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The facts about arthritis and how you can soothe your aching joints

Health - By Mirror | September 18th 2015 at 10:14:38 GMT +0300
Photo:Courtesy

What is arthritis and what treatments are out there to help the pain?

With more than 10 million Brits suffering from some form of arthritis, we take a look at how you can help soothe your aching joints.

What is arthritis?

There are two main types.

Osteoarthritis affects 33% of people aged over 45, making it the most common form of arthritis. The condition is caused when wear and tear to the joints stops them being able to move freely, leading to pain and inflammation.

"This is a mechanically driven form of arthritis which increases with age," says Professor Philip Conaghan, professor of Musculoskeletal Medicine at Leeds University.

"It stems from old injuries, the strains of our jobs and weight gain over the years. You end up living an ever-shrinking life as you stop going out so much because you’re in pain."

Rheumatoid arthritis is where the immune system attacks cells in the joint lining, causing pain, stiffness and swelling. Over time, the joint components are damaged and the condition worsens. About 400,000 people in the UK are affected, with three times as many women as men diagnosed.

Medication is needed to control the symptoms of arthritis such as pain, and to prevent further complications.

"Left untreated, rheumatoid arthritis rots the joints, eats into bones and through the ligaments, causing deformities and loss of joint function," says Professor Conaghan.

Gout is another common type of arthritis. Caused by a build-up of uric acid in the body, it is one of the only types of the disease that can be partially treated by a change in diet. Your doctor may prescribe a diet low in purine (found in many foods).

"Gout is common in heavy drinkers, but there are also important genetic tendencies," says Professor Conaghan. "A person with gout will be told to cut down on alcohol, as it contains purines."

There are many other forms of arthritis, ranging from potentially life-threatening lupus, to fibromyalgia, which causes muscle weakness.

How can you help yourself?

Weight: After 40, people put on an average of a kilogram a year and this weight puts extra stresses on your joints. Controlling this weight is one of the most important concerns in the fight against arthritis.

"A healthy diet is vital to preventing it,' says Professor Conaghan.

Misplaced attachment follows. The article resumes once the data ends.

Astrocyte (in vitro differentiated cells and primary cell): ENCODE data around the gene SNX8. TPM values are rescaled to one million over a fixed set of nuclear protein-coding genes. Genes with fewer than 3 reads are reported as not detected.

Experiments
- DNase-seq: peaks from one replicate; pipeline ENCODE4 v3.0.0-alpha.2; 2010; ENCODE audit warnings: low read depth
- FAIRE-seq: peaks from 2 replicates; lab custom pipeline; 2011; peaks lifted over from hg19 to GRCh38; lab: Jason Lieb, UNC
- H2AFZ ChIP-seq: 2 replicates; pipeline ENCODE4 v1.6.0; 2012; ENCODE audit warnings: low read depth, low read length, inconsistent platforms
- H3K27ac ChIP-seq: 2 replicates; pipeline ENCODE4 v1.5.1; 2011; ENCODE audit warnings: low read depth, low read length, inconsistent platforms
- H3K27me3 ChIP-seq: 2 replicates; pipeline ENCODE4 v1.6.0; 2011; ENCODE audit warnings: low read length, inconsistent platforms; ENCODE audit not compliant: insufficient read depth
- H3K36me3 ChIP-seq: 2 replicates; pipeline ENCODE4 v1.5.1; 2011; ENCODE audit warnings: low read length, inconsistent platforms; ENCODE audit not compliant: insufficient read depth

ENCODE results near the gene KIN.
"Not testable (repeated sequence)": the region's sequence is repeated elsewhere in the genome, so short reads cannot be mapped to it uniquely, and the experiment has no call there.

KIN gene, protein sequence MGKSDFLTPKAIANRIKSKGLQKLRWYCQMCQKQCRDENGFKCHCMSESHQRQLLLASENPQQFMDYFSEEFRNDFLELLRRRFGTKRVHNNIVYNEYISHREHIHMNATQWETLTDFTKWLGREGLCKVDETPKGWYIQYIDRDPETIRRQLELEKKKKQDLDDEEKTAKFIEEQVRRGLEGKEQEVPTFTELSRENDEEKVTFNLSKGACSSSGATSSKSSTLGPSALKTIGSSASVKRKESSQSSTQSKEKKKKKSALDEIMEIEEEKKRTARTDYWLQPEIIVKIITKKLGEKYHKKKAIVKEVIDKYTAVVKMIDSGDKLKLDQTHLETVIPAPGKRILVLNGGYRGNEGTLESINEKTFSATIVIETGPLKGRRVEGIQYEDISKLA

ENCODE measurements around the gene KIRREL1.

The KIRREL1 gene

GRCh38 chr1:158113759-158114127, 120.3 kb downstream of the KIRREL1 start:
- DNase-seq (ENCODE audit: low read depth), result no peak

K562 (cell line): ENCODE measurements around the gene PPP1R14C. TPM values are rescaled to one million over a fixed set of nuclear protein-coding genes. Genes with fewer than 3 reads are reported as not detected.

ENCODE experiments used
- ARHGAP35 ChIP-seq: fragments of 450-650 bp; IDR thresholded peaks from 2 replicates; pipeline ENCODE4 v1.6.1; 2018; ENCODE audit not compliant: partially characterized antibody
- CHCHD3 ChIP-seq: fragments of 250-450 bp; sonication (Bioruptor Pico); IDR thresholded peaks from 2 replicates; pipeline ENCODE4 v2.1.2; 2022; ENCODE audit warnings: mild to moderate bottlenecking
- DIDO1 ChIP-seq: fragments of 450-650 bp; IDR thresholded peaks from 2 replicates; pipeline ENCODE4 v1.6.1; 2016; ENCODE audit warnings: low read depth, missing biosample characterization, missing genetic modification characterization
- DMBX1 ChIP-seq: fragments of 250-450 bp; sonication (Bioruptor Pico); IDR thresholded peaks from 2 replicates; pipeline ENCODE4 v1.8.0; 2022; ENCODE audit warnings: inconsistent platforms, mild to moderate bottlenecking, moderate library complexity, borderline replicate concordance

Activity: Maintaining muscle strength is key to preventing arthritis, because muscle weakness can worsen symptoms. Signs you’re getting weaker are: pushing yourself out of chairs, using stair rails for support, struggling to open jars and having difficulty getting out of the bath.

"Most of us get a bit weaker as we age and we develop joint pain," says Professor Conaghan. "We don’t move as much, leading to a downward spiral."

But there should always be some kind of exercise you’re able to do. Build up leg muscles by walking in a swimming pool. Once you’re a little stronger, use an exercise bike to burn calories. See a physiotherapist for exercises tailored to you.

Injuries: If you have sporting injuries, make sure you rehabilitate from them thoroughly and pay attention to getting strong again before you go back to sports to reduce your chances of reinjury," says Professor Conaghan.

Treatment

Osteoarthritis is usually treated with exercise, pain killers and anti-inflammatory drugs. Rheumatoid arthritis will need prescription medication to help reduce inflammation and prevent further damage to joints, usually disease-modifying antirheumatic drugs such as methotrexate.

What about copper bands or cod liver oil?

Recent studies suggest copper bracelets, which cost £25-£65, do not help alleviate symptoms. Any improvement is likely to be from the placebo effect. Taking cod liver oil is beneficial to your overall health and there is some evidence it may ease symptoms of arthritis.

Are high heels bad for you?

About 1.5 million people in the UK have arthritis in the foot or knee – most of these are women. This may be due to uncomfortable footwear or high heels.

"Ask a room of people if they’ve worn uncomfortable shoes for more than a week and most women will raise their hand, but just a few men," says Professor Conaghan.

Stilettos are an obvious culprit, but ballet pumps and flip-flops are bad for feet, too, so choose shoes with shock-absorbing soles and arch support.

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